Abstract 2137

Granulopoiesis is a tightly regulated process. A strictly regulated temporal expression of different transcription factors is crucial for proper neutrophil development. Dysregulation of transcription factors may result in impaired antimicrobial function of the neutrophils and may cause leukemia.

microRNAs (miRNAs) are small noncoding RNAs, that post-transcriptionally regulate protein expression. Dysregulation of miRNA expression has been shown to contribute to the development of neoplastic myeloid diseases such as myelodysplastic syndrome (MDS), and acute myeloid leukemia (AML) and point to an important role of miRNAs in fine tuning of protein regulation in granulopoiesis.

We found that miR-130a is highly expressed in immature proliferating granulocytic precursors, and has a low expression in more mature cells in granulopoiesis. Using microRNA target-prediction software we found the transcription factor C/EBP-ε to be a putative target for miR-130a. C/EBP-ε is essential for expression of the genes encoding the proteins stored in the specific granules of the neutrophil. C/EBP-ε also play an important role for cessation of cell division at the myelocyte stage and the further progress of differentiation.

The biological effect of lacking C/EBP-ε can be observed in the C/EBP-ε knock-out mouse, with accumulation of immature granulocytic precursors in the bone marrow and a severely reduced number of terminally differentiated granulocytes in both bone marrow and peripheral blood. The anti-microbial defense is impaired in the C/EBP-ε knock-out mice which are significantly more susceptible to infection than wild-type mice.

We demonstrate that the mRNA for C/EBP-epsilon is present already in the late promyelocytes while the protein does not appear until the myelocyte stage. This indicates a posttranscriptional regulation of C/EBP-epsilon expression e.g. by microRNAs.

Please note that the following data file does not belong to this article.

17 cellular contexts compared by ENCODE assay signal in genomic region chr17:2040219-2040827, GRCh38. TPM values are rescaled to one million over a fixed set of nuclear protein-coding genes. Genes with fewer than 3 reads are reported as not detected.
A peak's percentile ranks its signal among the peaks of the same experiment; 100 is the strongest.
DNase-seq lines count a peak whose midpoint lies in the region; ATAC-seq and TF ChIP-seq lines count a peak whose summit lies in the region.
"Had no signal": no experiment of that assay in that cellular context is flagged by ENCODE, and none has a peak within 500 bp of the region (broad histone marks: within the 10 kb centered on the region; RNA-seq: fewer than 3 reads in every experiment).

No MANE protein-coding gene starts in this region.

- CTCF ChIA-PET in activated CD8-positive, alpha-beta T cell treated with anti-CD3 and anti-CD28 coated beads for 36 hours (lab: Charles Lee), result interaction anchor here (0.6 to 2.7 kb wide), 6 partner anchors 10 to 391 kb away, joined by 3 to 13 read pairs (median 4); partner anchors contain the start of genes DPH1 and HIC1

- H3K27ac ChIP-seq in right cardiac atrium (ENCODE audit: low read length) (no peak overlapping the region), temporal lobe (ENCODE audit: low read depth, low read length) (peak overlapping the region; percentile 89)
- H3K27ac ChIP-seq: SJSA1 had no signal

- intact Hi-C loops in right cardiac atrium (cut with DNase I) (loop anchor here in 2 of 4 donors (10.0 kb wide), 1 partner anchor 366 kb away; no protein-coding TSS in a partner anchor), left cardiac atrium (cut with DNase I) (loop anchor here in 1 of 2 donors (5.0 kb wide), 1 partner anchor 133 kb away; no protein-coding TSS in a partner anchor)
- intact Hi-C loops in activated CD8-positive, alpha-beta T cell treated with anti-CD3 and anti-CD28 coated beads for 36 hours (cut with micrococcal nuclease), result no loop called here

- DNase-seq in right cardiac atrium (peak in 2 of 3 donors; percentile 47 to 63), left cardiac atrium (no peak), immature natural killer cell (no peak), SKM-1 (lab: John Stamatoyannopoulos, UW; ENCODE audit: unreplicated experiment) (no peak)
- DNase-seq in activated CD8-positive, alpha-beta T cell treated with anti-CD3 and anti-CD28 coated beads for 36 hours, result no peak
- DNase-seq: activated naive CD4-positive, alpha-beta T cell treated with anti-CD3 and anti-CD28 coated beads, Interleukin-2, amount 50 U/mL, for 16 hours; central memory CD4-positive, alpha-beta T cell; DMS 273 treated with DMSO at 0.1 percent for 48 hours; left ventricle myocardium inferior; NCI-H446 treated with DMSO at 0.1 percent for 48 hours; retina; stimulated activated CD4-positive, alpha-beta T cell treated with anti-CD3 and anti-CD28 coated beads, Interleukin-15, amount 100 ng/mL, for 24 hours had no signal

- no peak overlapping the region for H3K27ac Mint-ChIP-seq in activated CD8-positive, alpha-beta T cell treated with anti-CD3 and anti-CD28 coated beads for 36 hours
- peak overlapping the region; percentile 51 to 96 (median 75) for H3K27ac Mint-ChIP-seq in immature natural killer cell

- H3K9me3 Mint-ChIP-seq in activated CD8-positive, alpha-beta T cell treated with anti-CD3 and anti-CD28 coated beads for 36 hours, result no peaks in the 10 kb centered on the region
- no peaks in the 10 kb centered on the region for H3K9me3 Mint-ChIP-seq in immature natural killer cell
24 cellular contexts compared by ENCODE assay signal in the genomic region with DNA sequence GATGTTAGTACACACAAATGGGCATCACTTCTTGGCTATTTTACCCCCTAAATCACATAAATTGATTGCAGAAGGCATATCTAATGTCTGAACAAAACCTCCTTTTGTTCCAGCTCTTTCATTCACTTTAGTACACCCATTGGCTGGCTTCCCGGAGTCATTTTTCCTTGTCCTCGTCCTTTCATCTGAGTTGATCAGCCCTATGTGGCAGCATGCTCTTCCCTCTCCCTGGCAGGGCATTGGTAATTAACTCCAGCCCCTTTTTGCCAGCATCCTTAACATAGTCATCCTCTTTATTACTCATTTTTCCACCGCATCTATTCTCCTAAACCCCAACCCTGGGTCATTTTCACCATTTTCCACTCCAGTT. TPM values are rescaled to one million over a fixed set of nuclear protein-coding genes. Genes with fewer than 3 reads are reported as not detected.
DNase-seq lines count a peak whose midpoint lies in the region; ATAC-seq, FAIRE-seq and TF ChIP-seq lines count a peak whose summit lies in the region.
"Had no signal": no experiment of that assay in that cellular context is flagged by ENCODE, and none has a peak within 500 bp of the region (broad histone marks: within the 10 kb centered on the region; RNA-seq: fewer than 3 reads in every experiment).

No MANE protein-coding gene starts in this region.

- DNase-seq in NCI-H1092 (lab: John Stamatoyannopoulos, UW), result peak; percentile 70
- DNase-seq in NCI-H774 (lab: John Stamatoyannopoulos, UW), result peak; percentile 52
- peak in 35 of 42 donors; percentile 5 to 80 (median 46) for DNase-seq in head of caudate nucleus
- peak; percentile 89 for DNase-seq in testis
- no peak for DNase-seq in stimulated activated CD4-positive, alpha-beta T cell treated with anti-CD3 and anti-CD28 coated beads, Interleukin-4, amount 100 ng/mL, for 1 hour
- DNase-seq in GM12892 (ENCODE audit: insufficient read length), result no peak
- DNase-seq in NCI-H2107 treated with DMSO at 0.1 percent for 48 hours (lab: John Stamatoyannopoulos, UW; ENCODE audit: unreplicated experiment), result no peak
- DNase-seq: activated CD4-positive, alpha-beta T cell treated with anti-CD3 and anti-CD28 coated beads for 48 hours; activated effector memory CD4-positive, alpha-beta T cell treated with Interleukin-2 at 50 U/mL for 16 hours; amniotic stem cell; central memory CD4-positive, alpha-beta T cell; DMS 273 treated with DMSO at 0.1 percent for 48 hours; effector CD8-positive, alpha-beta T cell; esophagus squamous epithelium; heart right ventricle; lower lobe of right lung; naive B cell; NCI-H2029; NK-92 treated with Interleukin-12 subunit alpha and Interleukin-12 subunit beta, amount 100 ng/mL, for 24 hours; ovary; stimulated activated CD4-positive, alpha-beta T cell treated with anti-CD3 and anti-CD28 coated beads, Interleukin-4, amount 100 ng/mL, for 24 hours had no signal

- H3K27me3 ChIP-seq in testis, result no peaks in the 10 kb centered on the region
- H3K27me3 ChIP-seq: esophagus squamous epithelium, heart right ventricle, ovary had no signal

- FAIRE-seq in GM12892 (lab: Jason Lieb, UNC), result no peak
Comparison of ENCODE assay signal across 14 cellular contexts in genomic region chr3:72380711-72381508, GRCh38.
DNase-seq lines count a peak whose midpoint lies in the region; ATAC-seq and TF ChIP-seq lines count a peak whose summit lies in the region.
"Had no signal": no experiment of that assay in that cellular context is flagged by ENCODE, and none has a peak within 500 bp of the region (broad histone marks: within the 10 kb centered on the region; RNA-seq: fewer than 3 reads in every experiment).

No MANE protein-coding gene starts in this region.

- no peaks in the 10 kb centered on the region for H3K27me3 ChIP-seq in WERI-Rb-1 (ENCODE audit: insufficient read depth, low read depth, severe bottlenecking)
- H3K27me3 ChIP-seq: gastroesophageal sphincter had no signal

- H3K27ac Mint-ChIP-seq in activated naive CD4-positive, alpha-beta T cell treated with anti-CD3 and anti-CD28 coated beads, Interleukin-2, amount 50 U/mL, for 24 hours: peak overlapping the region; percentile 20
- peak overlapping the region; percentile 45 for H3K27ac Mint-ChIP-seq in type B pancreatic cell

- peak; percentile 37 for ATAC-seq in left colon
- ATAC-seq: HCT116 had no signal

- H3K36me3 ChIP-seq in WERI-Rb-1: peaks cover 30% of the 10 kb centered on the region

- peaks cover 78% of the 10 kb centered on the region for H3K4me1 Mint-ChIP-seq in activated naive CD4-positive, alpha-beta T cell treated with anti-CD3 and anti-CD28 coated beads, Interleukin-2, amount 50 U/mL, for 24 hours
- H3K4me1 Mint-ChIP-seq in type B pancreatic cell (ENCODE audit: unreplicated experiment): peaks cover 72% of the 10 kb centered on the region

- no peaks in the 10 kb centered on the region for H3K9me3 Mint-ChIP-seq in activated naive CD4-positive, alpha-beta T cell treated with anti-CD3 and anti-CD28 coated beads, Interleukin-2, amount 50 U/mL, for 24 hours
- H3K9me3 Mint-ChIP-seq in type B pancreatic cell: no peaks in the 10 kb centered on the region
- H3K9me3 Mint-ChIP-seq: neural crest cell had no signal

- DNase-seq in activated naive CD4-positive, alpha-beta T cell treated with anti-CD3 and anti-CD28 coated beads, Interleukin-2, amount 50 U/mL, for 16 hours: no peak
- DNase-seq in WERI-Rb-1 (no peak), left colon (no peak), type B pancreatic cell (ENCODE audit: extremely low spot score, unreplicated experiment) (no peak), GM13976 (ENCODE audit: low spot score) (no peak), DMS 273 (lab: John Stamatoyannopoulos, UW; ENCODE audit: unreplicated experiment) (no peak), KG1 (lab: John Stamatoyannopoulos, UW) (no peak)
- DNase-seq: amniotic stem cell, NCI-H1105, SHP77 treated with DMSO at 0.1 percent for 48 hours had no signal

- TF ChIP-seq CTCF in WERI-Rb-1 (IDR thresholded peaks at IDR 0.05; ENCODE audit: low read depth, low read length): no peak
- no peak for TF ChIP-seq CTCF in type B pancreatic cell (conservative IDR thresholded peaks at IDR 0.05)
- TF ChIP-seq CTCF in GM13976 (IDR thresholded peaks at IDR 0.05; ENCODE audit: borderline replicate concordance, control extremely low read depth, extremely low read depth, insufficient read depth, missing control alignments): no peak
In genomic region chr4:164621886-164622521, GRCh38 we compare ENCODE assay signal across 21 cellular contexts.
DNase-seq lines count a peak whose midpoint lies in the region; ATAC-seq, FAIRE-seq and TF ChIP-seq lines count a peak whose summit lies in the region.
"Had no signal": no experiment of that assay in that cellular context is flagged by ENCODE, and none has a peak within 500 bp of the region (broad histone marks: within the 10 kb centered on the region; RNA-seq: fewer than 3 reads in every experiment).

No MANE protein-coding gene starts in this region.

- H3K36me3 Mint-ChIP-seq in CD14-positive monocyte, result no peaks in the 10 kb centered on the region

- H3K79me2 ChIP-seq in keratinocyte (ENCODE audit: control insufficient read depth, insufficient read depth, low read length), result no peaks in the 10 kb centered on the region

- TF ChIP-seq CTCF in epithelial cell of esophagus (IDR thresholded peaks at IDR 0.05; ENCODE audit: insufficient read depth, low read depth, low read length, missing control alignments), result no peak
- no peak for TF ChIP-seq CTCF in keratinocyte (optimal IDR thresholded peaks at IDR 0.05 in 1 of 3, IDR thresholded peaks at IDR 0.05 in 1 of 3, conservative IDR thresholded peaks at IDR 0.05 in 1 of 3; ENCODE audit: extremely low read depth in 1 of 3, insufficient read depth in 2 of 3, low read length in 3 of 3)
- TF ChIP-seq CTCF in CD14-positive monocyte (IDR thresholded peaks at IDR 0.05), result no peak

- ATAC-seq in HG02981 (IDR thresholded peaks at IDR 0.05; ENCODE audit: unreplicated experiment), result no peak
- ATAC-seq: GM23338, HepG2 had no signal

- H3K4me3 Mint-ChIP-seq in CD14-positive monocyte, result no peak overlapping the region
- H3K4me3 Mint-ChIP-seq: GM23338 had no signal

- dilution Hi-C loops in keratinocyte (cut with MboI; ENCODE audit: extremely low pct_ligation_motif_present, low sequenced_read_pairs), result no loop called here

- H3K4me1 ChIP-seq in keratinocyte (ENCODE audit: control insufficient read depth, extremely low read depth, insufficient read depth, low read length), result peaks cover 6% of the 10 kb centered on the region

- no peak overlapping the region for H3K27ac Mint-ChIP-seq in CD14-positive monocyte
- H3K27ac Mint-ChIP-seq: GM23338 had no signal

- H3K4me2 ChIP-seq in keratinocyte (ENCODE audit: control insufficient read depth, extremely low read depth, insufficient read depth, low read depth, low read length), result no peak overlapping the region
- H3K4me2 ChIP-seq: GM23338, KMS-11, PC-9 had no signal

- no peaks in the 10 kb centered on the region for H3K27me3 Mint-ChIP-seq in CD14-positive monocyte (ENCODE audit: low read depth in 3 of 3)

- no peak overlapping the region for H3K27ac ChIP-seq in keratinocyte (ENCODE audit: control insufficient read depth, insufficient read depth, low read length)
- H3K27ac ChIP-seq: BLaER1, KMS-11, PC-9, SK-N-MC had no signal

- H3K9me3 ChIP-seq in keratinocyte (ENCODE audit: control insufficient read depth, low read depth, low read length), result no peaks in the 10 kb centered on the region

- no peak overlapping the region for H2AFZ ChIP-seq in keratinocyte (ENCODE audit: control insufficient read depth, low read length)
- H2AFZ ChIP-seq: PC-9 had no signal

In-silico analysis has shown that the 3′-UTR of the C/EBP-epsilon mRNA contains one binding site for miR-130a. We have verified this by analysis of luciferase reporter constructs carrying the 3′-UTR of C/EBP-ε with the miR-130a binding-site. The repressive effect of miR-130a was abolished by point mutations in the miRNA–binding site.

Next we analyzed a murine granulocytic cell line (MPRO), which stably over expressed miR-130a, and found a reduction of the protein level of C/EBP-ε. We also found a significant decrease in the expression of different genes encoding proteins stored in specific granules such as lactoferrin and hCAP18. Interestingly, we also found elevated expression of MPO mRNA in these cells indicating a more immature phenotype of the cells.

Finally, we transiently transfected myelocytes and metamyelocytes from human bone marrow with pre-miR-130a and demonstrated that this has a significant effect on C/EBP-ε protein levels also in human cells. The reverse result was obtained when transfecting the cells with an anti-miR-130a oligonucleotide.

These results indicate that miR-130a plays an important regulatory role in granulopoiesis and if dysregulated, could lead to a compromised immune function and developmental progression through its regulation of C/EBP-ε.

Grant acknowledgment: The Danish Cancer Society, Lundbeck foundation, Brøchner Mortensen foundation, Medical Research Council.


No relevant conflicts of interest to declare.

Author notes


Asterisk with author names denotes non-ASH members.